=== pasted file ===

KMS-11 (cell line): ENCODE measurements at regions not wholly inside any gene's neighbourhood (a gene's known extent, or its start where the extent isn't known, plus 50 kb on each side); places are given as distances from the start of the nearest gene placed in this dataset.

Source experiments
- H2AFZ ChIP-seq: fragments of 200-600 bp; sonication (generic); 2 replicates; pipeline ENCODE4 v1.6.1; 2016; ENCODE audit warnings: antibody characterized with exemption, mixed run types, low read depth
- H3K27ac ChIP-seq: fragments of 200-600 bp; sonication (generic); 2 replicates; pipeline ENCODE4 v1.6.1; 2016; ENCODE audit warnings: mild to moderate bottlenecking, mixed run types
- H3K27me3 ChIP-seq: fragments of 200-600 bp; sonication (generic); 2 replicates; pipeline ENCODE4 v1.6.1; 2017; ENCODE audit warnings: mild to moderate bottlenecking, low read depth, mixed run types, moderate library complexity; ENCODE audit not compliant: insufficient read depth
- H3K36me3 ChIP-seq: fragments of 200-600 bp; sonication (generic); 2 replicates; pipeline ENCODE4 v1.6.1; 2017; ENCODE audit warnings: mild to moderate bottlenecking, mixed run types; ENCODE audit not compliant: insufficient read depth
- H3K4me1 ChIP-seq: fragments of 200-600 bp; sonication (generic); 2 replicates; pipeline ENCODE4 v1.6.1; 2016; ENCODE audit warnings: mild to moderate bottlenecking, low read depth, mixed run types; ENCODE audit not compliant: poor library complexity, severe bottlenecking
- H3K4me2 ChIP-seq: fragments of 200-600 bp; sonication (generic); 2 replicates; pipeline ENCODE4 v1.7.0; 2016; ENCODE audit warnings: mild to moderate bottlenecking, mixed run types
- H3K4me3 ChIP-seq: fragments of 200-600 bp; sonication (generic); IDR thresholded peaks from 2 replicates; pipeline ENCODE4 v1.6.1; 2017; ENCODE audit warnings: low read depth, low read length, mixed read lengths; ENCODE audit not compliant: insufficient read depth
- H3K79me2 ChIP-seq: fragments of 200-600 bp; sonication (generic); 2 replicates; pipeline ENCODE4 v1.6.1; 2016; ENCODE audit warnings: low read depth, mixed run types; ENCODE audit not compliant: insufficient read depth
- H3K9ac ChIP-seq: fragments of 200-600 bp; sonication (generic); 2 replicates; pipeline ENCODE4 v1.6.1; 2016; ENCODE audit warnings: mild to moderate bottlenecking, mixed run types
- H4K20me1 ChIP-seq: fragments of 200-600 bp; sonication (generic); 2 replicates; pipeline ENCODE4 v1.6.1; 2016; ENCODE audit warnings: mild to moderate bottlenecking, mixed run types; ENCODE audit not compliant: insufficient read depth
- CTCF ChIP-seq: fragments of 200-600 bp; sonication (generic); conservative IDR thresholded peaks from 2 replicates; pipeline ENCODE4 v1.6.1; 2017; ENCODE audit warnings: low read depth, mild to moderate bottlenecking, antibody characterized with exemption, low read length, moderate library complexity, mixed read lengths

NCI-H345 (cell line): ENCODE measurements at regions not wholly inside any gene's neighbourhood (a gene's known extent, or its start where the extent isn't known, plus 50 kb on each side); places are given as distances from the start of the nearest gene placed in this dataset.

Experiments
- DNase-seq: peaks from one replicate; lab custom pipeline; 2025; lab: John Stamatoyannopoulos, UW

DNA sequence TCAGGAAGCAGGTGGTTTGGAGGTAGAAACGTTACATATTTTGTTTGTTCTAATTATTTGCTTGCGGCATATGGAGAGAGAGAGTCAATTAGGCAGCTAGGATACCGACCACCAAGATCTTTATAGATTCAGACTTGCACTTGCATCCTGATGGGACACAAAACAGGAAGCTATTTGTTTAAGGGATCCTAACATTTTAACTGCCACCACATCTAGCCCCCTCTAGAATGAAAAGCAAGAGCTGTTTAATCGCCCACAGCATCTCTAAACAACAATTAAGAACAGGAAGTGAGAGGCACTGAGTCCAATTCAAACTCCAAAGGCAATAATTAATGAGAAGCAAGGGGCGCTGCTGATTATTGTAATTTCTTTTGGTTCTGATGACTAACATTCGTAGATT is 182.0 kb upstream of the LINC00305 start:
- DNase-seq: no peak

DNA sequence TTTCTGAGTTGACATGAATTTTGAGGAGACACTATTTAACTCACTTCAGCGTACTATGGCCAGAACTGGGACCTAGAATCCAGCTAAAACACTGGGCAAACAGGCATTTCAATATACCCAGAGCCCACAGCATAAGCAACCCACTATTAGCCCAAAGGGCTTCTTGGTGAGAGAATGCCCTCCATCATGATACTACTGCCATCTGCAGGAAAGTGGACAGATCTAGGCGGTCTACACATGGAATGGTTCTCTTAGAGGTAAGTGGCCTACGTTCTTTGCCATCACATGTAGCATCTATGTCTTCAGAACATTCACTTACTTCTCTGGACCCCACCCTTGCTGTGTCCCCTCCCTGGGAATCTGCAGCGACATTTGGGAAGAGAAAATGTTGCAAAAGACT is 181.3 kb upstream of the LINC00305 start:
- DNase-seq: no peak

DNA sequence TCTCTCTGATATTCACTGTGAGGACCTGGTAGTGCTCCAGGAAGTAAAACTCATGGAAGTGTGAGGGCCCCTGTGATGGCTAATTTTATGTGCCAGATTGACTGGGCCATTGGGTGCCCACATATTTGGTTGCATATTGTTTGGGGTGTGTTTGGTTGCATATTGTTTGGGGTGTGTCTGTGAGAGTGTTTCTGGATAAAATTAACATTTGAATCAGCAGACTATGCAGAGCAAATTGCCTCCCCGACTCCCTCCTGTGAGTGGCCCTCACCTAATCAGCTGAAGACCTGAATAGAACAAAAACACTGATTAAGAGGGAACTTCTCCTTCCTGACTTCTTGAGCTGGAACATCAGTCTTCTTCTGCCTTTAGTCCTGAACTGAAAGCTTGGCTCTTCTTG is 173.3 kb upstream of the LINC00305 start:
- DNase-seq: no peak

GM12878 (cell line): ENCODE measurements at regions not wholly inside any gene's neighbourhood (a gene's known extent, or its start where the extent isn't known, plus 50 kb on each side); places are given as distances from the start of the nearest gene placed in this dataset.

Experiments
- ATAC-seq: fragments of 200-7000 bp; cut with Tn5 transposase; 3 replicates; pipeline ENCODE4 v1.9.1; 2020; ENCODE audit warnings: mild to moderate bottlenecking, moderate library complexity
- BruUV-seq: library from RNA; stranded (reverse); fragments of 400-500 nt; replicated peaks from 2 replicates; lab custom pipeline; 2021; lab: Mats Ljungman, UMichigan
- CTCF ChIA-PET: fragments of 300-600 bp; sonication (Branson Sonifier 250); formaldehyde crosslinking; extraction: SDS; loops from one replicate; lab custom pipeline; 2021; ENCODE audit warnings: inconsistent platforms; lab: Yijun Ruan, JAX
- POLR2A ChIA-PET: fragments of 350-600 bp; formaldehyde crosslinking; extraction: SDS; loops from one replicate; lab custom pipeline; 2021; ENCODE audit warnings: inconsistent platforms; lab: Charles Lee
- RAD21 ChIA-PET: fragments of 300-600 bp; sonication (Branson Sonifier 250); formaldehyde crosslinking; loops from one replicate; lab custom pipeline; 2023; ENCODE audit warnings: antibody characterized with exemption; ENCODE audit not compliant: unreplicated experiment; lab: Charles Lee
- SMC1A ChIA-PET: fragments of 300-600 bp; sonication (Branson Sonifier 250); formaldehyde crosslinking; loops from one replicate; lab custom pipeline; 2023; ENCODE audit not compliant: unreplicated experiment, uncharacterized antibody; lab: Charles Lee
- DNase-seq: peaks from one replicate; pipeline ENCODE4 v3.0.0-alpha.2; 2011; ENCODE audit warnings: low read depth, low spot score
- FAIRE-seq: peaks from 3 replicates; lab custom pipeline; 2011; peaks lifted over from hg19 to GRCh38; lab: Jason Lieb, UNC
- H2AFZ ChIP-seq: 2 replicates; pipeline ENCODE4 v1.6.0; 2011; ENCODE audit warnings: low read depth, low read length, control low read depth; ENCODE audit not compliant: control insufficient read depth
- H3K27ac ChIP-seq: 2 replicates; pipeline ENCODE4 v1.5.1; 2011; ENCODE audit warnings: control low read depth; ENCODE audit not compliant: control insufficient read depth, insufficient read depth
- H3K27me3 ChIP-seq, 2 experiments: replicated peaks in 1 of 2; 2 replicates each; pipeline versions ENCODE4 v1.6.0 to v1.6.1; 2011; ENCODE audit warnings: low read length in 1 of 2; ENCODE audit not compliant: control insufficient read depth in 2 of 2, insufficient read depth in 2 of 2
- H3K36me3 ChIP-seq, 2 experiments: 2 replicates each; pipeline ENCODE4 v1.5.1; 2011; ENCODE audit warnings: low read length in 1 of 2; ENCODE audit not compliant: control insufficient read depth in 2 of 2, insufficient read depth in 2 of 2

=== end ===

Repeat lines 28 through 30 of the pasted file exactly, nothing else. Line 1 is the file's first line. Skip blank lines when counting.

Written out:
- POLR2A ChIA-PET: fragments of 350-600 bp; formaldehyde crosslinking; extraction: SDS; loops from one replicate; lab custom pipeline; 2021; ENCODE audit warnings: inconsistent platforms; lab: Charles Lee
- RAD21 ChIA-PET: fragments of 300-600 bp; sonication (Branson Sonifier 250); formaldehyde crosslinking; loops from one replicate; lab custom pipeline; 2023; ENCODE audit warnings: antibody characterized with exemption; ENCODE audit not compliant: unreplicated experiment; lab: Charles Lee
- SMC1A ChIA-PET: fragments of 300-600 bp; sonication (Branson Sonifier 250); formaldehyde crosslinking; loops from one replicate; lab custom pipeline; 2023; ENCODE audit not compliant: unreplicated experiment, uncharacterized antibody; lab: Charles Lee